Diamond-shaped covered box

Maker(s)
Artist: Kawai Kanjiro 河井寛次郎 (1890-1966)
Historical period(s)
Showa era, ca. 1950
Medium
Stoneware with chrome, iron and cobalt-tinted glazes
Dimensions
H x W x D: 13 x 18.2 x 16.5 cm (5 1/8 x 7 3/16 x 6 1/2 in)
Geography
Japan, Kyoto
Credit Line
Purchase — Smithsonian Unrestricted Trust Funds
Collection
Arthur M. Sackler Gallery
Accession Number
S1988.56a-b
On View Location
Currently not on view
Classification(s)
Ceramic, Container
Type

Box

Keywords
Japan, Showa era (1926 - 1989), stoneware
Provenance
Provenance information is currently unavailable
Label

Although Kawai Kanjiro helped to establish the Japanese Folk Craft Movement in the 1920s, the ideal of the 'unknown craftsman' proved incompatible with his strong individualism. In contrast to the work of Hamada Shoji, Kawai's work shows a sequence of distinct transformations of style, from the Chinese copies of his youth to the abstract expressionism of his last years. This mold-formed box bears a soft blue-gray glaze tinted with cobalt and patterned complexly with chrome and iron glazes, a format that he used during the 1940s.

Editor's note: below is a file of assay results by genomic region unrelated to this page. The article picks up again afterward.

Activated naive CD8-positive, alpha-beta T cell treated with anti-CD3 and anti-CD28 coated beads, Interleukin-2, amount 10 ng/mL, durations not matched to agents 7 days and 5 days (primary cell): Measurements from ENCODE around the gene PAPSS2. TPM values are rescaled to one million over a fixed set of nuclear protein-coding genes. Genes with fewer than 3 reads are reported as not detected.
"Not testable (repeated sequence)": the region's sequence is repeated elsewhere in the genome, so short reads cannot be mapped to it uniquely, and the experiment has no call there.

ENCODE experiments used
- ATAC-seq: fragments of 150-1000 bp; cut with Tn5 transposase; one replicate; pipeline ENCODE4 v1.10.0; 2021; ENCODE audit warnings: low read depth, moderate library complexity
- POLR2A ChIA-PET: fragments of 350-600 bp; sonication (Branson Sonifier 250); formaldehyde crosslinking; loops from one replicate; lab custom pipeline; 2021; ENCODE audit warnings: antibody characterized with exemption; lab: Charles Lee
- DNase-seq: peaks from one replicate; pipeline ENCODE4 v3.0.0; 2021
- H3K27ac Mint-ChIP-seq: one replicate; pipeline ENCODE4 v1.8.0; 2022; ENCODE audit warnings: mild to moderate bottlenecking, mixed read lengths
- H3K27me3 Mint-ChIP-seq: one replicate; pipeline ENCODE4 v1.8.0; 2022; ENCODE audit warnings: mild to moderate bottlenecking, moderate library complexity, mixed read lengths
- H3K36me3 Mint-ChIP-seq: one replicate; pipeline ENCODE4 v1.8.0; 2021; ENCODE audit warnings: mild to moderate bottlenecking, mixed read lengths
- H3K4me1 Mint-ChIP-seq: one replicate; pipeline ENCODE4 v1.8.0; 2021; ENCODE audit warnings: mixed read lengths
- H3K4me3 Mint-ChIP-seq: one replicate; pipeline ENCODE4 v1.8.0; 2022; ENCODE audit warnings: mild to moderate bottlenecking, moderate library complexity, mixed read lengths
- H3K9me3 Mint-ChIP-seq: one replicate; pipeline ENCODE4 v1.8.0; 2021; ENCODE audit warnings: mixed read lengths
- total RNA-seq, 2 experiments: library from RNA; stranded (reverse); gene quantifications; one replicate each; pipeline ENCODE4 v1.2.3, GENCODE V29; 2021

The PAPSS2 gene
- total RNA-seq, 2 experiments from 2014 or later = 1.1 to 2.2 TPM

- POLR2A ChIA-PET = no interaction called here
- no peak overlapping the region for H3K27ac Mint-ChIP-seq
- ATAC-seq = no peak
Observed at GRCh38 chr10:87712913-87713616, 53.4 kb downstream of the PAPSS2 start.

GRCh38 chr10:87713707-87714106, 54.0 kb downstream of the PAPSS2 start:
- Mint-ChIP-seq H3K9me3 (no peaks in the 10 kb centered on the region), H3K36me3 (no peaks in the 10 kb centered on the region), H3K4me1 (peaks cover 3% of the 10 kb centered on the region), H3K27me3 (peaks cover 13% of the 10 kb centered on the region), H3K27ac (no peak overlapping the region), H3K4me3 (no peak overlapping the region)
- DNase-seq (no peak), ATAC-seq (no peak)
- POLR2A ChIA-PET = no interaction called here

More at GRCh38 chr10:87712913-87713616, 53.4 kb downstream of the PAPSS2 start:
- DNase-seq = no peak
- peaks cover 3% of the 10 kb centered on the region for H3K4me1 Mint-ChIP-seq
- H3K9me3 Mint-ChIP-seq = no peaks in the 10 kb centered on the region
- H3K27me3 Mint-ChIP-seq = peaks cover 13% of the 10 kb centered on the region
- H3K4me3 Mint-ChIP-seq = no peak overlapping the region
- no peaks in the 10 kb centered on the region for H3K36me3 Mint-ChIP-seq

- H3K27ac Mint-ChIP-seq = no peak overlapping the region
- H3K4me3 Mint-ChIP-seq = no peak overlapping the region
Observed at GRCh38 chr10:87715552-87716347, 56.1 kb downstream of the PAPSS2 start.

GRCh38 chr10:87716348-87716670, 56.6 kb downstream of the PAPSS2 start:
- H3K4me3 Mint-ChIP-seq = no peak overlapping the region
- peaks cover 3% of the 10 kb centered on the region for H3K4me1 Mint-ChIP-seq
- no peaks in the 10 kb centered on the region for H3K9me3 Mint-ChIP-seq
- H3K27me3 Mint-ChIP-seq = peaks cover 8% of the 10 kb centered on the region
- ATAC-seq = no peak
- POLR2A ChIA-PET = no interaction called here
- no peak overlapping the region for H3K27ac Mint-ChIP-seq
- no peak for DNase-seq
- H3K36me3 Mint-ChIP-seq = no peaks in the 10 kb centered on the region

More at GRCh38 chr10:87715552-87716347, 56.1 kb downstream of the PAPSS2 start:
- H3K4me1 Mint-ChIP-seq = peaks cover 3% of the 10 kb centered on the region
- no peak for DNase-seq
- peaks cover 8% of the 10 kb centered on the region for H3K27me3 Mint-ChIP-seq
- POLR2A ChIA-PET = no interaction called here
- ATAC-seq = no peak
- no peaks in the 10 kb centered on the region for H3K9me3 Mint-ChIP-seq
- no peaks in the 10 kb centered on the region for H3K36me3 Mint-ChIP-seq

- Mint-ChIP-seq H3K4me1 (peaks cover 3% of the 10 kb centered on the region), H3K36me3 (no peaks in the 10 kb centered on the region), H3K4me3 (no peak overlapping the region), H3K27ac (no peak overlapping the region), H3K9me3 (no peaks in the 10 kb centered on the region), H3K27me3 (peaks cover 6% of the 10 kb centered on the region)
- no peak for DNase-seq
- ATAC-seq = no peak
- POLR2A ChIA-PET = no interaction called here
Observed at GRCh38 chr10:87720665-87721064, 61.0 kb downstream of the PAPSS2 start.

Collection Area(s)
Japanese Art
Web Resources
Whistler's Neighborhood
Google Cultural Institute
SI Usage Statement

Usage Conditions Apply

There are restrictions for re-using this image. For more information, visit the Smithsonian's Terms of Use page.

The information presented on this website may be revised and updated at any time as ongoing research progresses or as otherwise warranted. Pending any such revisions and updates, information on this site may be incomplete or inaccurate or may contain typographical errors. Neither the Smithsonian nor its regents, officers, employees, or agents make any representations about the accuracy, reliability, completeness, or timeliness of the information on the site. Use this site and the information provided on it subject to your own judgment. The Freer Gallery of Art and Arthur M. Sackler Gallery welcome information that would augment or clarify the ownership history of objects in their collections.